Brian Bailey Preface to the Revised Edition


I love to learn new things. When I think about my favorite professional or academic moments (in other words, not birth-of-a-child or wedding-day-type moments), they are almost all occasions where I was pushed and challenged to dive into a subject. My favorite classes in college were a couple of political theory seminars and independent studies that were both very focused and tough.

I remember some amazing technology projects over the years that pushed and stretched what I thought I was capable of. Now that I think of it, that's my definition of the best kind of learning - when you're surprised that you've made it to the other side and gleefully pleased at the result. I remember spending a couple of weeks attempting to install Oracle on a couple of Linux servers using LVM and stumbling into success an hour before we were going to try another solution. It's funny to think back on the endless stream of technology hurdles and the many different methods to overcome them. More often than not, the solution hasn't come from some expensive support contract - it's come from Google, trusted friends, books and some "wow, I really hope this works" experiments.

I wish I could say that I am entirely self-motivated to learn new things, but that only carries me so far. I absolutely love new things and ideas, but to really learn something, it helps to have true motivation and not just a manufactured one. Thankfully, I've had that in spades of late.

Recently, I've had the opportunity to spend a lot of quality time with the Linux command line and PostgreSQL. I know it sounds silly, but I am continually blown away by the beauty and utter clarity of these tools. Once you understand the foundations (which I am only beginning to), the power and ease is amazing.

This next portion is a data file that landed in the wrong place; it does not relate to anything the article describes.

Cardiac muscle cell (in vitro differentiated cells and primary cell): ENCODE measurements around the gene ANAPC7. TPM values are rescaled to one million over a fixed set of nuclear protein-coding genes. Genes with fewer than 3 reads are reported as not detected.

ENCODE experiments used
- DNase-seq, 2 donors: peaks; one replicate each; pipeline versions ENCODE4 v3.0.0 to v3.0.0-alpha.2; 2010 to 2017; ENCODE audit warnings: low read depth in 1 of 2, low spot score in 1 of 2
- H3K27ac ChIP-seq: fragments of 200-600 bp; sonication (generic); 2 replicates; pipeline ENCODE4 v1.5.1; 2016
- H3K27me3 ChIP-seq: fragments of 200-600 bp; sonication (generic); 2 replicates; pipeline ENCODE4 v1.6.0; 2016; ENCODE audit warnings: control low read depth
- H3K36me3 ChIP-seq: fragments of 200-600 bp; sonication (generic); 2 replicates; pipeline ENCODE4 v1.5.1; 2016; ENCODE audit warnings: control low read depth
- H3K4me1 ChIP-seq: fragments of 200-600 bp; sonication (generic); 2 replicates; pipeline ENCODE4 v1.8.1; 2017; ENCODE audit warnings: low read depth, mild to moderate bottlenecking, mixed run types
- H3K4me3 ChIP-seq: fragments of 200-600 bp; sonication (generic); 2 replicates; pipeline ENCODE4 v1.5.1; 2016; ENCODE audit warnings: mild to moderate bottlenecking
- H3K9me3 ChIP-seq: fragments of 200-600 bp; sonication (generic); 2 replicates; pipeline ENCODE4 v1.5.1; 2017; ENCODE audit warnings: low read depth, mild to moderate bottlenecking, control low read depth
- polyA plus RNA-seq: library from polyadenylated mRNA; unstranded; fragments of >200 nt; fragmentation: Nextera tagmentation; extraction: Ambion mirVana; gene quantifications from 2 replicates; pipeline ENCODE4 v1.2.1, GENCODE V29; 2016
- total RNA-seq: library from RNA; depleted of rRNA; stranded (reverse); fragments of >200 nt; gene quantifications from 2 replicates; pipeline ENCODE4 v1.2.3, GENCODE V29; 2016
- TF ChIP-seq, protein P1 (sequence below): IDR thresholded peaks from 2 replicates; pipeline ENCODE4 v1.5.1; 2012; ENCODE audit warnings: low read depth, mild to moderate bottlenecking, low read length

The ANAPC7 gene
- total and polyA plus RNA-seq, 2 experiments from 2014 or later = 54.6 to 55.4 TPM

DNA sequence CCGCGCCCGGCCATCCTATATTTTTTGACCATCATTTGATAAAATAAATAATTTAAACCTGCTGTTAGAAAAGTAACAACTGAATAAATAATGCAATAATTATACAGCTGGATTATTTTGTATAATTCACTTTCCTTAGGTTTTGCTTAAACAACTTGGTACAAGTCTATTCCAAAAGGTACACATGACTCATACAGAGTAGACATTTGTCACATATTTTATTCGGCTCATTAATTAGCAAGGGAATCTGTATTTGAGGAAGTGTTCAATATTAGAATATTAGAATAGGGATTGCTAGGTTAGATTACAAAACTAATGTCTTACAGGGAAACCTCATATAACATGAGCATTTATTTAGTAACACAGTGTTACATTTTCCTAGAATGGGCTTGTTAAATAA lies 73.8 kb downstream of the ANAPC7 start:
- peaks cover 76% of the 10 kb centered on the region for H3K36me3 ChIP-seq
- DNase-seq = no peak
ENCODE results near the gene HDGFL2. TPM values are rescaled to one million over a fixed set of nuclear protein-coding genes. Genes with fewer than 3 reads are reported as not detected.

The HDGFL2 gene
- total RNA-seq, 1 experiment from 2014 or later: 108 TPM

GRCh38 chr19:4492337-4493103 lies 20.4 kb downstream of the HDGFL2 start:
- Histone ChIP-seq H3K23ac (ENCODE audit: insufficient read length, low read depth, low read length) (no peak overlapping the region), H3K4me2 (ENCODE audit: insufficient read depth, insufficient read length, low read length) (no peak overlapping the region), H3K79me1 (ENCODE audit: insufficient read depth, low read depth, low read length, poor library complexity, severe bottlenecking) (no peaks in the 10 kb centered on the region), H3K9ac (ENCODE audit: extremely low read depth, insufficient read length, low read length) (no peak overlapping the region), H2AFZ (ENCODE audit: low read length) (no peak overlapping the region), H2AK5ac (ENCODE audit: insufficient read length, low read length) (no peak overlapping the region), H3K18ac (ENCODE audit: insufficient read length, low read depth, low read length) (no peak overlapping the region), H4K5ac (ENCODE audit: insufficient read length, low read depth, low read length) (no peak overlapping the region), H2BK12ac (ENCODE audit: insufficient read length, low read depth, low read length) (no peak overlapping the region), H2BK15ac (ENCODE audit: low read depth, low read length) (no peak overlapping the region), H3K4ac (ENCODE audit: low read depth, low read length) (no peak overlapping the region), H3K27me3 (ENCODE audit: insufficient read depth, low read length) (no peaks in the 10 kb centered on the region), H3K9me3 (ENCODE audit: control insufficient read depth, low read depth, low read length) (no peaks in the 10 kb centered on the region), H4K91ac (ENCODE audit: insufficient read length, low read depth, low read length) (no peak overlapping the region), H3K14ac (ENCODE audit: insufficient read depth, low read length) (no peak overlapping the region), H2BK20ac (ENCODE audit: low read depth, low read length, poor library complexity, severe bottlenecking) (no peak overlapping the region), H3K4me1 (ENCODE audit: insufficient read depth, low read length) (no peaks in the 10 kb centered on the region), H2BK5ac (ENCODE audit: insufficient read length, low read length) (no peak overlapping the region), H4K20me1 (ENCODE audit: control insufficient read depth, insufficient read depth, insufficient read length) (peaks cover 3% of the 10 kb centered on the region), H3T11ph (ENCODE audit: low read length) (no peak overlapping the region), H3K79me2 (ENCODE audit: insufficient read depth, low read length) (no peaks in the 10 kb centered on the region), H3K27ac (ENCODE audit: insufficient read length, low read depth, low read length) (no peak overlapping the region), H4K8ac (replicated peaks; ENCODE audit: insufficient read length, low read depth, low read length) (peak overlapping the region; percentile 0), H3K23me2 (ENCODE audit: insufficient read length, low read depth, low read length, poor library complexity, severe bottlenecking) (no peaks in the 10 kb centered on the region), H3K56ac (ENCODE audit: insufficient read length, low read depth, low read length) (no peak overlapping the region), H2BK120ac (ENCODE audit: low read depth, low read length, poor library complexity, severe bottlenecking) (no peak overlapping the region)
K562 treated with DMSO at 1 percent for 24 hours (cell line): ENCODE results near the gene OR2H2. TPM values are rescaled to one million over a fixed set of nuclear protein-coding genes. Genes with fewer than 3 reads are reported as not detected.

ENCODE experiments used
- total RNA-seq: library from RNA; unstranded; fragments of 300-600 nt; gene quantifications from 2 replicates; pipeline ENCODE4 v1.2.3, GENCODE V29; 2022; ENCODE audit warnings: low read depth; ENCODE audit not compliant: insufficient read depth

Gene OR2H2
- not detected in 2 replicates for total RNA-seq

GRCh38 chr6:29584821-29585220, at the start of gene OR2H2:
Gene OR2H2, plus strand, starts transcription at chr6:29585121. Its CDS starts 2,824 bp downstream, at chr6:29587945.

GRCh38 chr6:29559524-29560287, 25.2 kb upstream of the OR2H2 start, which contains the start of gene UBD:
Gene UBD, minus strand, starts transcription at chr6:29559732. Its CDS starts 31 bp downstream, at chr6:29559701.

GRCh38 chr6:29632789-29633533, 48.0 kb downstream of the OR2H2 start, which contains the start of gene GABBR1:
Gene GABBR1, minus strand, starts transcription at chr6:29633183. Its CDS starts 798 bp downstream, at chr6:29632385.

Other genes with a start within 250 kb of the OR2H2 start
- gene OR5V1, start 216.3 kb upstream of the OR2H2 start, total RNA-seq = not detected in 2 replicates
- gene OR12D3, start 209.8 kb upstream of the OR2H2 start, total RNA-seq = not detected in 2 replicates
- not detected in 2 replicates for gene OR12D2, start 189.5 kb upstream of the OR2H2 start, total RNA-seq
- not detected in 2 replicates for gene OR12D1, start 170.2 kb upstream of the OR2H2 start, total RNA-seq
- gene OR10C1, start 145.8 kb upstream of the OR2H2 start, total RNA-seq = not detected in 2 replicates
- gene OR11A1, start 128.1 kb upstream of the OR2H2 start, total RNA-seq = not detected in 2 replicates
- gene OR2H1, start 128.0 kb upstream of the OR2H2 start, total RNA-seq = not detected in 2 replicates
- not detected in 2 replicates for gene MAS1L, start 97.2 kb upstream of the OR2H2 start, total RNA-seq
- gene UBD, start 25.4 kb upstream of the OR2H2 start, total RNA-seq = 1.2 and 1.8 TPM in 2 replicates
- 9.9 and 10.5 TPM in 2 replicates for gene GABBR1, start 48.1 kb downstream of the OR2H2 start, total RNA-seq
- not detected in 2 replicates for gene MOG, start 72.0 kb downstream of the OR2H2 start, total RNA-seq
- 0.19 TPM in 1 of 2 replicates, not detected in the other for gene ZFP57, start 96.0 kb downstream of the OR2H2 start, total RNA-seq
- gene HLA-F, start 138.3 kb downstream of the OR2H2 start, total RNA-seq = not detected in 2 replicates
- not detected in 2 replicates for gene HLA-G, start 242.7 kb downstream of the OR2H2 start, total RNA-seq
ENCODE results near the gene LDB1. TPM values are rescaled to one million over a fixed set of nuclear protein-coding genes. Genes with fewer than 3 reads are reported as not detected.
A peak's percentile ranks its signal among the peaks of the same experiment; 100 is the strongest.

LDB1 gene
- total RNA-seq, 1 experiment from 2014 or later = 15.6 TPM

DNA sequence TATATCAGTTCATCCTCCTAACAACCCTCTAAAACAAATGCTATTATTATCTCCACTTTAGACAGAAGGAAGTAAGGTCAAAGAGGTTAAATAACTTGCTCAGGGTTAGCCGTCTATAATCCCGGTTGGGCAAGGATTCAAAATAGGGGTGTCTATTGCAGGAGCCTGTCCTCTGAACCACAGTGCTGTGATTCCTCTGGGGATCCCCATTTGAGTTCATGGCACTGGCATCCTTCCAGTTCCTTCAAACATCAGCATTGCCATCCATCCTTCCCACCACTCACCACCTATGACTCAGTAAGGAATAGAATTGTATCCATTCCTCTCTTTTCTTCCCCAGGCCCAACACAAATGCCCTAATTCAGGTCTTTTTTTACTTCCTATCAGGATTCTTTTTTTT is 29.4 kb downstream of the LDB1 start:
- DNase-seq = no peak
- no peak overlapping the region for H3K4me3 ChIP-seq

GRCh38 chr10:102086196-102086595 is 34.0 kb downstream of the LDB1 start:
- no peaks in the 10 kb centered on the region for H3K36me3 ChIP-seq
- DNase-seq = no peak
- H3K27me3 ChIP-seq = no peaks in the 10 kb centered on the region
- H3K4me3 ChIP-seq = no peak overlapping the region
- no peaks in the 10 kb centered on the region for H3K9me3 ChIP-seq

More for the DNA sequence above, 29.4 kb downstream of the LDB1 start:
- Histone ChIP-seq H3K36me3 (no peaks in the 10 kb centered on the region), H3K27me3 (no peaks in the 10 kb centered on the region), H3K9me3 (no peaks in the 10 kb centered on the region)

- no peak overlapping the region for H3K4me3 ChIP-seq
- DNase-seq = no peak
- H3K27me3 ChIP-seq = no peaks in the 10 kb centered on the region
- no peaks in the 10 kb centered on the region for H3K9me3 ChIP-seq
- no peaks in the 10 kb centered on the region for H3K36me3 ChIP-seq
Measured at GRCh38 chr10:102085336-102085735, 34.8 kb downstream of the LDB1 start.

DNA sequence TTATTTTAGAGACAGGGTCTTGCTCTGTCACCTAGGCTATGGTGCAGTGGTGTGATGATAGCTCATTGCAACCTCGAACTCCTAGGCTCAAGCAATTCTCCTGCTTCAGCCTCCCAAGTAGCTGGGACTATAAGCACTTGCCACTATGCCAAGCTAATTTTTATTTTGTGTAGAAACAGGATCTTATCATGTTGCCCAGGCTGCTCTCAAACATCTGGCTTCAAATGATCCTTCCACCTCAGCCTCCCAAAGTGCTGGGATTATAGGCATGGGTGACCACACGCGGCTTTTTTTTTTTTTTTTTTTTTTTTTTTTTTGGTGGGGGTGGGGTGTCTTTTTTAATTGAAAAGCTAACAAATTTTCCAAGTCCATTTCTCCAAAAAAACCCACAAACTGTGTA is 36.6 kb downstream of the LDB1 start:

PostgreSQL is a phenomenal open source database. I've learned the basics of connecting to various databases, viewing the structure, adding and dropping tables, inserting and deleting data, aggregating data, and fairly simple SQL queries. Just these few skills make so many things possible.

The server side has been even more fun. I've finally become comfortable with tail, grep, htaccess and htpass, tar, vi, chmod, chown, ssh, scp and sftp. I have no illusions about my level of understanding, I haven't even begun to get past the surface with these, but I at least have a good foundation to build on.

One of my favorite things about working with Linux (as well as Unix and the Mac OS X command line) is the rock solid consistency. Many of these tools and commands are largely unchanged over the past 20 years. Of course, all of these systems are constantly evolving, but there's a core stability (in multiple ways) that rewards any effort and investment.

Next up? PHP, Ruby on Rails, CSS and going deeper with these great tools.